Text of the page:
• Be careful not to round the back, and take a deep breath as you extend further into the stretch. Hands are reaching towards the lower foot.
  • Flex the front foot, then point it towards the ceiling in alternation. Go slowly so that you can feel each stretch deeply.
  • Switch sides and repeat with the other foot forward.

Get More out of your Hamstrings

The hamstrings are closely associated with the bones in the legs and the joints that are adjacent to this muscle. Muscle fibers change their lengths when they contract and release, as during exercise. This pattern of tightening and loosening is what makes the bones inside the legs move, and it’s how we move around at all.

When muscles are tight and tense, that’s because the muscles get stuck in their shortened state. Stretches like the Kneeling Hamstrings lengthen those muscle fibers. With time, stretching can actually lengthen the resting length of a muscle, as well as improve flexibility. That’s why it’s important to stretch when the muscles are a little warm. Before you do the Kneeling Hamstrings exercise, it’s a good idea to do a little warm-up to get those muscles warmer so that the fibers are longer. This can help you to get more out of the Kneeling Hamstrings, as this is a static exercise.

Useful for Everyone

Just about everyone who works out gets tight hamstrings from time to time. Naturally, athletes get a lot of tension in their hamstrings. However, even if you don’t work out you can benefit from this exercise. We all use our hamstrings a lot in everyday life while walking and moving through our days. Relieving the tension in the hamstrings is great for everyone!

Don’t ever force this stretch, instead breathe and allow it to come however it needs to come. It’s also important not to hold your breath, and keep breathing with long, deep breaths. Consistency is another important part of the Kneeling Hamstrings. If you do this once, you’re not going to get great results. Do it every day and you’ll feel the difference in your hamstrings. 

We all get tense! Whether you’re new to the gym or an experienced athlete, Kneeling Hamstrings can help you to get more out of your life through flexibility.

Wall ball

Wall ball exercises can provide a great aerobic addition to any workout with the goal of controlling weight.

No, this isn’t the game we all used to play as kids where you bounce a ball off the wall and tag each other. This is a much more effective way of burning calories and gaining muscle.

What Does it Mean to “Do Wall Balls?”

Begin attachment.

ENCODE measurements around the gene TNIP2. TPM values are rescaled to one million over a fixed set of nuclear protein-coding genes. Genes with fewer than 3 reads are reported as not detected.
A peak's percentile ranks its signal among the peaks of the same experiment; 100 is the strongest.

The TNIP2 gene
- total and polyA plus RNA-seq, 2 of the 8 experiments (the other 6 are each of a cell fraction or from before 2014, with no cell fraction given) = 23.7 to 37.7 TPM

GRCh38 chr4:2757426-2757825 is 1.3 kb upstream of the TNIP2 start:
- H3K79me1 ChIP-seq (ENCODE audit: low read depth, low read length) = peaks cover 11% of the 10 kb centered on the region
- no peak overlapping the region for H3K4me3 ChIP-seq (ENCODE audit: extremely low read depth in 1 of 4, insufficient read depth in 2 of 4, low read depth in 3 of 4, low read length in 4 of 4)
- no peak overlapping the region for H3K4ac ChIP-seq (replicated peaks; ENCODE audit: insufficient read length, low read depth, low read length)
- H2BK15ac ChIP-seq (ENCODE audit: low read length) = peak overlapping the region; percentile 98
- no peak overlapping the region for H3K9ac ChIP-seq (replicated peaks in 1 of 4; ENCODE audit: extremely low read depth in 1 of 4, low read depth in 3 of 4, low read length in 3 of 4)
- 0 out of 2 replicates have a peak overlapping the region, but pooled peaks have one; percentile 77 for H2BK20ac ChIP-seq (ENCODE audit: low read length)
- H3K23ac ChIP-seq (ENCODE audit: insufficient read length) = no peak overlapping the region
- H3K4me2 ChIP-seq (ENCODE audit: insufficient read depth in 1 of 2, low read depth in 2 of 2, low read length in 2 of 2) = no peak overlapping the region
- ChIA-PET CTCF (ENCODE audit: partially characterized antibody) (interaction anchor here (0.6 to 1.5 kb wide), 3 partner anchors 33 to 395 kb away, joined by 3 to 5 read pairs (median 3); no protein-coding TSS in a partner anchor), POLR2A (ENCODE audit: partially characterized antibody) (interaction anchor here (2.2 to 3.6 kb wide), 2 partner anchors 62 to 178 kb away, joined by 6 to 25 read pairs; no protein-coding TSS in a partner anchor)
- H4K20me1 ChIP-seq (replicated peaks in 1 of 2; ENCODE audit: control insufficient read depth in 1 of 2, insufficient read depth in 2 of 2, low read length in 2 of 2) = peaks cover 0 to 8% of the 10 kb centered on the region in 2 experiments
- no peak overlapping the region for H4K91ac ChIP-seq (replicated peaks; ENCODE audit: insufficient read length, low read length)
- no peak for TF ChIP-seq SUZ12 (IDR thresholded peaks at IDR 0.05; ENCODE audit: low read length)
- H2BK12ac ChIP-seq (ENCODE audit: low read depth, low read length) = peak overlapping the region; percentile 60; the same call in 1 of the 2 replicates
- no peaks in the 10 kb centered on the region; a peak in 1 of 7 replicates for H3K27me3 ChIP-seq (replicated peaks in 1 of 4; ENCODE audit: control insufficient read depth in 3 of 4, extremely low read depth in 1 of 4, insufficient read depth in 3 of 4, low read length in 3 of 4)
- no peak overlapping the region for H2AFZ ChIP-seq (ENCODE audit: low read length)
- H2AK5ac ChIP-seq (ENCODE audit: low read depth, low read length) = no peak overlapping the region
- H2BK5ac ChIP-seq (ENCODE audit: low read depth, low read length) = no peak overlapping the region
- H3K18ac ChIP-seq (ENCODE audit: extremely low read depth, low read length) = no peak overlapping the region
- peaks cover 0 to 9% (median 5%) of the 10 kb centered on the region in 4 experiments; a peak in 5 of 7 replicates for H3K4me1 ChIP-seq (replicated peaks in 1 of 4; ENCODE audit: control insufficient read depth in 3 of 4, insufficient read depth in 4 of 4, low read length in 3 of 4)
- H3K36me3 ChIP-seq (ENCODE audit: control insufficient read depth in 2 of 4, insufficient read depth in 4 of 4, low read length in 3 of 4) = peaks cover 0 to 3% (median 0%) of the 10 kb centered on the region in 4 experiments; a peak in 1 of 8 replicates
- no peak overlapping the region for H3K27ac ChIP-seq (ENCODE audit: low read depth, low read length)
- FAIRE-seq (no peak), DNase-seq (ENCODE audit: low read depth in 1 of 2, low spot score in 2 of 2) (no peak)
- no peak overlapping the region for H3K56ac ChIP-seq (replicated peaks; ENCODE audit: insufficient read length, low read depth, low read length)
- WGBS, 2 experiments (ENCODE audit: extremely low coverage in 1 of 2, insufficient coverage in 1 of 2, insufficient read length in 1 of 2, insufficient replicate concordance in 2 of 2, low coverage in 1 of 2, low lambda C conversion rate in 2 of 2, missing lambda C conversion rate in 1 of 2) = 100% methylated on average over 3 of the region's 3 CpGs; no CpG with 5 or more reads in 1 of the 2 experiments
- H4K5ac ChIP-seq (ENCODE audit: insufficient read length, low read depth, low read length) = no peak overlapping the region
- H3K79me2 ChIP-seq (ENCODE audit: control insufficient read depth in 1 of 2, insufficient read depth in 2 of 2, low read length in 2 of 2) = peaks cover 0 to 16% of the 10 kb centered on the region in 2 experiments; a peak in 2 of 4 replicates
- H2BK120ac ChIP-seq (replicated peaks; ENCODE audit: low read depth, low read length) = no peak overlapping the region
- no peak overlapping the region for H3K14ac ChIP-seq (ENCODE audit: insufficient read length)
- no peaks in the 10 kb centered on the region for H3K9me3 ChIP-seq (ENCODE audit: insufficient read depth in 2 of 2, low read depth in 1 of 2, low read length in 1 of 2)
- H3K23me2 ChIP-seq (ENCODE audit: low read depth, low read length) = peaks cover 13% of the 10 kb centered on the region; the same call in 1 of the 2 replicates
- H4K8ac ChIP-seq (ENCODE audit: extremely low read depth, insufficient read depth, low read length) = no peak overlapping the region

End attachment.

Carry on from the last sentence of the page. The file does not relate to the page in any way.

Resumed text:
This phrase refers to the act of bouncing up from a squatting position, tossing a larger, softer version of a medicine ball at a wall, catching the ball as it falls, and repeating for a series of reps. There are plenty of ways to do wall balls, each varying in intensity, but this is what people tend to mean when they say, “wall balls.”

Not a Very Clear History

Human beings have been throwing things at other things since…well, since we learned how to throw things! This could potentially draw the history of wall balls all the way back to caveman days. Of course, this is all baseless speculation.

The official history of wall ball is much more recent, perhaps beginning as early as only a couple decades ago or perhaps going back more than 3,000 years to the creation of the first medicine ball. Nobody really knows.

Burn Fat and Tone Your Glutes

The key benefits of this exercise are more than just the ordinary aerobic benefits of burning more calories and cutting down on fat stores; they include strengthening your glutes (that would be your butt), thighs, calves, shoulders, and even pecs to some extent.

The Standard Wall Ball Procedure

You’ll want to start out about three to four feet away from the wall. Make sure you have ample space and can pick a wall that is connected directly to a ceiling and has no windows. You don’t want to throw the ball clear over the wall or straight through a glass window.

Once you’ve secured your workout space, pick up a medicine ball (it might help to start with a basketball or something light until your form is perfect, for safety reasons), and drop down into a squatting position.

Make sure to keep your back straight and the ball just about at chin height. Thrust yourself up from a squat, pushing the ball up into the air for it to bounce off the wall, catch the ball, and drop back down to starting position.

A Few Other Ideas